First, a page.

Having just reached a legally-binding settlement
with the European Commission in an anti-trust investigation
over its deceptive use of paid ads appearing as search results indistinguishable from independent results and its anti-competitive blocking of other services on sites that use AdSense, the company now faces a new investigation
over its Android licensing deals. Claims from rivals such as Nokia, Microsoft and FairSearch.org
allege that Google licenses Android to device manufacturers below cost, and makes demands about the placement of Google services and products.
In effect, the rivals argue that Google uses Android as little more than a vehicle to sell its services
, which in turn offer the company an opportunity to sell more ads, reports the Financial Times
. Advertising makes up around 96 percent of Google's overall revenue, meaning that for the most part everything Google offers is ultimately intended to bolster its ad business -- either by giving the company more opportunities to advertise, or by collecting more data on users that is then used to sell and target advertising.
The EC was able to settle with Google over its search business practices, forcing the company to label Google-owned properties in the search results and requiring to to show results from rivals in searches where Google sells paid search results, such as in reviews for local businesses. The agreement also requires Google to auction links in search products where all the results are paid ones (such as Product Search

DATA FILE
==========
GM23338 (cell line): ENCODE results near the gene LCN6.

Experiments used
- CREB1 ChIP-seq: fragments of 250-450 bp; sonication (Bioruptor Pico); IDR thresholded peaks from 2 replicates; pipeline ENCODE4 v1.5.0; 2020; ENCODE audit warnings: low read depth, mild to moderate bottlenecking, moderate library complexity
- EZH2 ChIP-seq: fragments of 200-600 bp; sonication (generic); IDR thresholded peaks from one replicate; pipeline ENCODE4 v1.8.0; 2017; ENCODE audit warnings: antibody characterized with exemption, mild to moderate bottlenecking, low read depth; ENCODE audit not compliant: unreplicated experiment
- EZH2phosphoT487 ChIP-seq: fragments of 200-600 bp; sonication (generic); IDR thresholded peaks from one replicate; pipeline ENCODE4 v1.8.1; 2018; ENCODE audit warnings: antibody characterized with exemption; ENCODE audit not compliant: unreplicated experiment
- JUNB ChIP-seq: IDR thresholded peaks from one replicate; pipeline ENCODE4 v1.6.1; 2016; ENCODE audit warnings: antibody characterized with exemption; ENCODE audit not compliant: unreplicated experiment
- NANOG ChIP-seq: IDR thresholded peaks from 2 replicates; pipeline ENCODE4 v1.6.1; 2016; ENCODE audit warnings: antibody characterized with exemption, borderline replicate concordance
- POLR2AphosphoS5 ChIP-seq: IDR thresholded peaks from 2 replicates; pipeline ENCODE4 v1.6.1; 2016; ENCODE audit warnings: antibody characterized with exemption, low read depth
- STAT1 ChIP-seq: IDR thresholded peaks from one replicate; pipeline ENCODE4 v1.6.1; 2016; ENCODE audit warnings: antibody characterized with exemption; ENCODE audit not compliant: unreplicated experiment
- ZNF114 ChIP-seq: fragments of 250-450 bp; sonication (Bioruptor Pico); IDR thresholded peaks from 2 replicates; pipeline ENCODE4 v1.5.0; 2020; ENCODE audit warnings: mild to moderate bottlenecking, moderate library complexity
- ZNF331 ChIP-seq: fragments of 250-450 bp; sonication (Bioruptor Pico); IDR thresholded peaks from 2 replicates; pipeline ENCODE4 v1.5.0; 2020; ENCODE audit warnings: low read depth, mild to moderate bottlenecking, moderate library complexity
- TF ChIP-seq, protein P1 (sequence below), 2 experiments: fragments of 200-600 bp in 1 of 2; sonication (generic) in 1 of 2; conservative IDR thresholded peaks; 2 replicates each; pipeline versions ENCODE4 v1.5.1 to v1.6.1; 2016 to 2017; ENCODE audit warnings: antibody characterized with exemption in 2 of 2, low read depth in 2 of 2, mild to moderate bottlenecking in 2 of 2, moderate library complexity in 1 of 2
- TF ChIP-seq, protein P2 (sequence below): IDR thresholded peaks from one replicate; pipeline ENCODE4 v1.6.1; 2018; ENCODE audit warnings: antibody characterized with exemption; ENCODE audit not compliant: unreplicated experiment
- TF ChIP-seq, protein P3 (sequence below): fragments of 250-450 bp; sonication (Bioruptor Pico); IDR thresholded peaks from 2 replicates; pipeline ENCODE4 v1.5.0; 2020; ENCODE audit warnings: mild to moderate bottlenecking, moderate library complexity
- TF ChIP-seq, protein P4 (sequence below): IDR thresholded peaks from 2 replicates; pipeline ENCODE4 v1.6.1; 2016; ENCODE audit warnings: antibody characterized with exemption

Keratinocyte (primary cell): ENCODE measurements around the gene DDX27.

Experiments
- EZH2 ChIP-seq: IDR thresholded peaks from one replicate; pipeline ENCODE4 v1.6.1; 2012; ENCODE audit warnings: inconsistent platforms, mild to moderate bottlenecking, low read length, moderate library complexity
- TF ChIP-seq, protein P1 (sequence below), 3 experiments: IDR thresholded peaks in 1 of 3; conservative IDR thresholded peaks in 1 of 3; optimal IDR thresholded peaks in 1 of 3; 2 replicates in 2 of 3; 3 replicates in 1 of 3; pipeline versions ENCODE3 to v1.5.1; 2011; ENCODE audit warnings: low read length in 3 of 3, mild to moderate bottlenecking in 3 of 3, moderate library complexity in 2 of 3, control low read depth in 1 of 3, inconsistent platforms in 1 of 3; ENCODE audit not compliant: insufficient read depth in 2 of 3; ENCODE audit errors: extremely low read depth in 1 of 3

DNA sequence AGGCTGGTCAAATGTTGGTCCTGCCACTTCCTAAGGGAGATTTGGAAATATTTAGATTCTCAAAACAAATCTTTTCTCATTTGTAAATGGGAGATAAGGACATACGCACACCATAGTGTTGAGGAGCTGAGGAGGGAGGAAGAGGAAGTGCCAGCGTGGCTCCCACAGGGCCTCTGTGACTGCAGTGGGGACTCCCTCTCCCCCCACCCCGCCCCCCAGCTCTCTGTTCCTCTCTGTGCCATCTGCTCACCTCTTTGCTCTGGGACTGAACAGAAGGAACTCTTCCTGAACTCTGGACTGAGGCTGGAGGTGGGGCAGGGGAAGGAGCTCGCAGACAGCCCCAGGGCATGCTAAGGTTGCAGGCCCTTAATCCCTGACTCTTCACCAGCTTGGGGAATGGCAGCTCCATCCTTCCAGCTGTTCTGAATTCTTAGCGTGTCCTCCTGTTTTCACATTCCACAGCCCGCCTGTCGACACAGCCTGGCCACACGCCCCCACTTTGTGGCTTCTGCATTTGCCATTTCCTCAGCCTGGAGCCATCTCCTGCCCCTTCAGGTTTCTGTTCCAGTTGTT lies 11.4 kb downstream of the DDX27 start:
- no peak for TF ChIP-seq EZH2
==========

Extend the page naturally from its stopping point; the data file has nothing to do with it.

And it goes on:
) to all comers. It was also forced to stop demanding AdSense customers abandon any rival ad programs on the same sites. In short, the EC was able to win more binding changes to Google's practices than the US government when it settled for a very watered-down consent decree
over the same issues.
The new investigation into Android licensing is said to be informal at this stage and may not result in a full investigation unless the claims of MS and Nokia are discovered to be correct. Google has issued a statement denying the charges, saying that "Android is an open platform that fosters competition. Handset makers, carriers and consumers can decide how to use Android, including which applications they want to use" -- a statement that does not directly deny any of the allegations made by the company's smartphone rivals.
Although Android itself is given away at no cost, companies that want to include popular Google apps or services are required by the search giant to pre-load an entire suite of Google products, and give them prominent "default" placement on the device, unfairly shutting out rival offerings such as (for example) Bing or Nokia Maps. The deals mean that Google loses considerable money on Android overall, creating an artificial barrier to entry that harms rival app and services companies like BlackBerry, TripAdvisor, Expedia and others.